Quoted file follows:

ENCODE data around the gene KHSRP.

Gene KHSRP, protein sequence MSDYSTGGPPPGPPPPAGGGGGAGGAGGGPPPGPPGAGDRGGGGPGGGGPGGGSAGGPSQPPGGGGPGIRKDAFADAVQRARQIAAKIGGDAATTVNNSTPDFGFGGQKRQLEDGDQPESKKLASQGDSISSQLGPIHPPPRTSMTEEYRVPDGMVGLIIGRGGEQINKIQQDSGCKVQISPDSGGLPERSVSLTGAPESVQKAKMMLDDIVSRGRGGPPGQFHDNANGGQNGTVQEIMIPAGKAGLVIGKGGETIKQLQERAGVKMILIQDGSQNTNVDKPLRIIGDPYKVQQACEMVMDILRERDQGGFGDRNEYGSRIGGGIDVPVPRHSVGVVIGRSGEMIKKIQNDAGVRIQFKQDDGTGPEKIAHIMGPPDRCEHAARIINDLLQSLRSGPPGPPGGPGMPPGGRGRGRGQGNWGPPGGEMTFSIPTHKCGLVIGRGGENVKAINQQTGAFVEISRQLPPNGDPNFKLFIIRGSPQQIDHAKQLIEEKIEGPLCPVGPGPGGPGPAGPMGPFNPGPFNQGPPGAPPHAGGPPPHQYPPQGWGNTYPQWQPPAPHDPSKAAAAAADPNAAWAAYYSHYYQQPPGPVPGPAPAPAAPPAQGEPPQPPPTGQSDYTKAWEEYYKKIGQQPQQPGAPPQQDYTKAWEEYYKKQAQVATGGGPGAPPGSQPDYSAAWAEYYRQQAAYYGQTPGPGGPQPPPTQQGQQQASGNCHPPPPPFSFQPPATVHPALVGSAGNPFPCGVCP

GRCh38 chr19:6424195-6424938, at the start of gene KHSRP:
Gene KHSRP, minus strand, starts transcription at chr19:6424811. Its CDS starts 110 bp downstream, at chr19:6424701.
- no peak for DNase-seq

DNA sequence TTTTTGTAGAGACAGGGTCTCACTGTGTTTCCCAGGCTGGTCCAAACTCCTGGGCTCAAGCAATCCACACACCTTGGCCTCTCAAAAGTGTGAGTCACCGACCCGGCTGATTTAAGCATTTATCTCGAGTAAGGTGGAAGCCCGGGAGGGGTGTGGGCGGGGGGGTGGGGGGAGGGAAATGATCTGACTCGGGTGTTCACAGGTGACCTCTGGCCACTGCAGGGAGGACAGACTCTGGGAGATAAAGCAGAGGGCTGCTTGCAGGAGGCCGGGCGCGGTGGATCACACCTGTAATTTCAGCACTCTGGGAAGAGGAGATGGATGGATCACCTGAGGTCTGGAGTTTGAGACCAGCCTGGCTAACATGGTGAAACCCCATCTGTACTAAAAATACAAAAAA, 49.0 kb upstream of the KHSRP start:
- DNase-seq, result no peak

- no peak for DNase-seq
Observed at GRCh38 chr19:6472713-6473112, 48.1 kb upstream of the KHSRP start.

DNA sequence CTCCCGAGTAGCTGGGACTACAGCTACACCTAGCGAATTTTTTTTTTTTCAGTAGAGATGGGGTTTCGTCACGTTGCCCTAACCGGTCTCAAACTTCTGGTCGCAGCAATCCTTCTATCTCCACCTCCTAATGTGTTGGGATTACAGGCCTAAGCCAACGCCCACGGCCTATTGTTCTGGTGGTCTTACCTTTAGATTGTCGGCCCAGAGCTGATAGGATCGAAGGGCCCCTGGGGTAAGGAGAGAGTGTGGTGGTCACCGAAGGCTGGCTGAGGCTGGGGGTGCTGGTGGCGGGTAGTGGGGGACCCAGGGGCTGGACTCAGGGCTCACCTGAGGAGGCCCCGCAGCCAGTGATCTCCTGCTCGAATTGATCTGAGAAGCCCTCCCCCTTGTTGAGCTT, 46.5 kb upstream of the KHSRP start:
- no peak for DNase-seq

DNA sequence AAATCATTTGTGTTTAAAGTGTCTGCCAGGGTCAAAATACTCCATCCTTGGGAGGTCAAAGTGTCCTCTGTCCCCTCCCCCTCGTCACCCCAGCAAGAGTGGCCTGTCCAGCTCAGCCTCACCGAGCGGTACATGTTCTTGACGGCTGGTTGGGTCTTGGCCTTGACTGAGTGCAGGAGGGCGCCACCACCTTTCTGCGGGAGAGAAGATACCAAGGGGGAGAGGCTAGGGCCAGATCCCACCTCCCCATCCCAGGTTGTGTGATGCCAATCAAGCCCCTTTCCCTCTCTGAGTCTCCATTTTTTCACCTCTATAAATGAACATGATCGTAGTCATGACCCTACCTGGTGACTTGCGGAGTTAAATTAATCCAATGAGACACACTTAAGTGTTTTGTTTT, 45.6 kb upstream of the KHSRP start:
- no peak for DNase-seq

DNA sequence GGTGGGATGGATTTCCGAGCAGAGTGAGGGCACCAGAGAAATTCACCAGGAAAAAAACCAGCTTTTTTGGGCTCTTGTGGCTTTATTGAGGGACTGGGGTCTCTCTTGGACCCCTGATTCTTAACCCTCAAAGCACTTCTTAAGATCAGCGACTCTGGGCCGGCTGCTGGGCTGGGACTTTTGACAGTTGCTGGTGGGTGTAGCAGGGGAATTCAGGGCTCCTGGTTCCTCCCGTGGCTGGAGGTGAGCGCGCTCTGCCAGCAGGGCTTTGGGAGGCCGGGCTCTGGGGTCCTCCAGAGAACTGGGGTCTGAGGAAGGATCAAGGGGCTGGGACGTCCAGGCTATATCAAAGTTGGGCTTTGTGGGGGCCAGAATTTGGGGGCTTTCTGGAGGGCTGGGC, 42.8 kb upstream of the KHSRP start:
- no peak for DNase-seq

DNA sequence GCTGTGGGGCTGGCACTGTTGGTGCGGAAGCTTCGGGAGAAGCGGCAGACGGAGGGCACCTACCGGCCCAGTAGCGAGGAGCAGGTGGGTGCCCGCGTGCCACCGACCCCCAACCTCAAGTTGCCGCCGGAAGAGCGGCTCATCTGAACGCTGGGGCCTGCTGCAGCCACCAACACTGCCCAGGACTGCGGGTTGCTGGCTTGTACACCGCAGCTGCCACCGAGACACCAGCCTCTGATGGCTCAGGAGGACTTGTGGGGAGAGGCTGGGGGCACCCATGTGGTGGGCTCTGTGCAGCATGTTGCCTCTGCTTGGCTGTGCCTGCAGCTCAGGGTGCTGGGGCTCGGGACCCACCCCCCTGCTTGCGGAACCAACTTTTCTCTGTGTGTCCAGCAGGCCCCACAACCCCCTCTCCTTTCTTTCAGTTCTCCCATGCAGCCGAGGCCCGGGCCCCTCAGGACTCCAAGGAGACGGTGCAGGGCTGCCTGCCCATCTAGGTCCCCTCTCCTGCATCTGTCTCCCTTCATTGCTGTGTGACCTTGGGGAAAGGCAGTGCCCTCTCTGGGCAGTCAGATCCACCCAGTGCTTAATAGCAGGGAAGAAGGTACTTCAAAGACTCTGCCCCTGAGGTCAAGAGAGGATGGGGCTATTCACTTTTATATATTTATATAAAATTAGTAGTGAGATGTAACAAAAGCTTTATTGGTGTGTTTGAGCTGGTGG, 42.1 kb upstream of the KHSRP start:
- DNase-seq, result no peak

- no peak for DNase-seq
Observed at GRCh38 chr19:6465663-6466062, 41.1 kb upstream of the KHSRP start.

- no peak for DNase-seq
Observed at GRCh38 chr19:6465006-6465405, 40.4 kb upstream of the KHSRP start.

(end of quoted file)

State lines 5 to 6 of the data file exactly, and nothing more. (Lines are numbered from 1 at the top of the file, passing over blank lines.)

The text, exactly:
- no peak for DNase-seq

DNA sequence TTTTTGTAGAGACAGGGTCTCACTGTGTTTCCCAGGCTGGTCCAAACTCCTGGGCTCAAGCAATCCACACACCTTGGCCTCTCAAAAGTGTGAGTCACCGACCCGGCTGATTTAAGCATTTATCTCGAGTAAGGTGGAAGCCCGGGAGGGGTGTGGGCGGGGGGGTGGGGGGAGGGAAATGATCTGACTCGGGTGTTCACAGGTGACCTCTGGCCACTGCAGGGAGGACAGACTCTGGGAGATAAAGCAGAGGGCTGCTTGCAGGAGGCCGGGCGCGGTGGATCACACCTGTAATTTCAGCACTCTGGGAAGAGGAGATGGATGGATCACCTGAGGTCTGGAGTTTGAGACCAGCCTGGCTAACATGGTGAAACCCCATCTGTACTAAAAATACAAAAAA, 49.0 kb upstream of the KHSRP start: